Home Interviews - Education Technology Thought Leaders Student Motivation Thought Leader Interview – Larry Ferlazzo

Student Motivation Thought Leader Interview – Larry Ferlazzo



I've done several “Education Technology Thought Leader” interviews over the last few years, but found myself hesitant to label Larry Ferlazzo as such, and I am confident he would agree. Larry is a brilliant writer who has written extensively about student motivation, using technology to teach ESL, and other education topics. While he is well versed in using technology as a teaching tool, but he is first and foremost a passionate educator clearly focused on his students.

Hi Larry! Thanks so much for taking the time to talk with me and share your insights, resources, and inspiring perspective with EmergingEdTech readers.

I’ve been paying attention to your work for years, but of course anyone with any passion for education and technology is likely to have come across your name! You’ve been repeatedly recognized through the Edublog awards, and you’ve been writing highly recommended books for years at a prodigious pace.

Let’s discuss your work and learn a little more about your inspirations, perspective, and upcoming endeavors …

  1. You’ve written a lot about student motivation. What was it about your teaching environment and your background that made student motivation a passion for you?

Prior to becoming a high school teacher, I had spent nineteen years working as a community organizer assisting low-and-moderate income people develop leadership and build political power to improve their communities. The only way to do that effectively is to develop relationships, learn people's hopes and dreams, and help them connect to others with similar aspirations to work together. I saw how much individuals were improving the quality of the lives through this process by developing their leadership abilities, their sense of power, and their belief in themselves as agents of change — in their twenties, thirties, forties, fifties and so on. I became a teacher because I thought it would be so much better to learn these qualities earlier in life. The key is self-interest, and the only way to identify it is through developing relationships.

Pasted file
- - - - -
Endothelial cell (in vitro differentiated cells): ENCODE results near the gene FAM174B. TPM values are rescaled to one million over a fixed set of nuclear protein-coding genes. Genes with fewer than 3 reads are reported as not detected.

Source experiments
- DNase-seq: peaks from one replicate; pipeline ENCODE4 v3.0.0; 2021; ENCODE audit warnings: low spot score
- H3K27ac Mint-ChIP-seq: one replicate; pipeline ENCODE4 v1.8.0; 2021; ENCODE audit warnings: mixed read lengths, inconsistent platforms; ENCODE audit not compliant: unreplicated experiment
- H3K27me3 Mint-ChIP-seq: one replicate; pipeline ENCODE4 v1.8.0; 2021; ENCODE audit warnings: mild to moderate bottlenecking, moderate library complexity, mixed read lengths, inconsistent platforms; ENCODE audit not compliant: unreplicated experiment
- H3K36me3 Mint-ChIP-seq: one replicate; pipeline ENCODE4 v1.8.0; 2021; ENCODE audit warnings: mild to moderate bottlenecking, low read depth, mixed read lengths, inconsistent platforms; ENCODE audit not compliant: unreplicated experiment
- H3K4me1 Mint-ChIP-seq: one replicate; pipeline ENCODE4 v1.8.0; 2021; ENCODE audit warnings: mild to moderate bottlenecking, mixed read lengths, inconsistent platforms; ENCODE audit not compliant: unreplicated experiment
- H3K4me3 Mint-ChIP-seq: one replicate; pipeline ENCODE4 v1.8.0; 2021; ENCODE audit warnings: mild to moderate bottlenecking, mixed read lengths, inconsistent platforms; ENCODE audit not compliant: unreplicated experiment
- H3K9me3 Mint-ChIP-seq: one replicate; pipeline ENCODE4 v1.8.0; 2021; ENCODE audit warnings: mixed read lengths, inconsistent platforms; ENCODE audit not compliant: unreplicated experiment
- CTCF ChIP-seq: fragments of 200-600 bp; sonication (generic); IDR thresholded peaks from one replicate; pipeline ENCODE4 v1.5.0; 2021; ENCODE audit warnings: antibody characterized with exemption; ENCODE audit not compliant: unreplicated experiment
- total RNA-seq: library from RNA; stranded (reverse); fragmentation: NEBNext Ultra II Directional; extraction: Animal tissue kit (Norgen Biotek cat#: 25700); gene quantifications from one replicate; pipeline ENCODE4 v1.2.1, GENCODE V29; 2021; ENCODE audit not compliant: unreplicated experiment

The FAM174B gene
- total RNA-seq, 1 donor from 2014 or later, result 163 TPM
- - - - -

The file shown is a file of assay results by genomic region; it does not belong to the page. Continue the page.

1. Congratulations on publishing your newest book, Building a Community of Self-Motivated Learners. I love the juxtaposition of “community” and “self-motivated”, which seems like a contradiction but is not. You do a great job of regularly combining useful concepts in your writing, the lessons you share, and so on, interweaving techniques to create more meaningful lessons and learning experiences. So, how about an insight from the book that you think will motivate our readers to explore it!?

I don't think any of us can motivate another over the long-term. However, as Ken Robinson has said, we can “create the conditions” for self-motivation to flourish. Researchers have found four key elements that can contribute to the development of intrinsic motivation – autonomy, having some control over what you do and how you do it; competence, feeling like you have the skill to accomplish what you're being asked to do; relatedness, doing it helps you building and strengthen relationships with people with whom you want to be connected; and/or relevance, you need to feel like the task will help you achieve your goals or you're just plain interested in the topic.

I talk about these elements, as well as provide specific classroom examples, in this video:

  1. I’d love to hear a little more about your career evolution and what moved yout to pursue teaching and then to start blogging and developing such a strong online presence.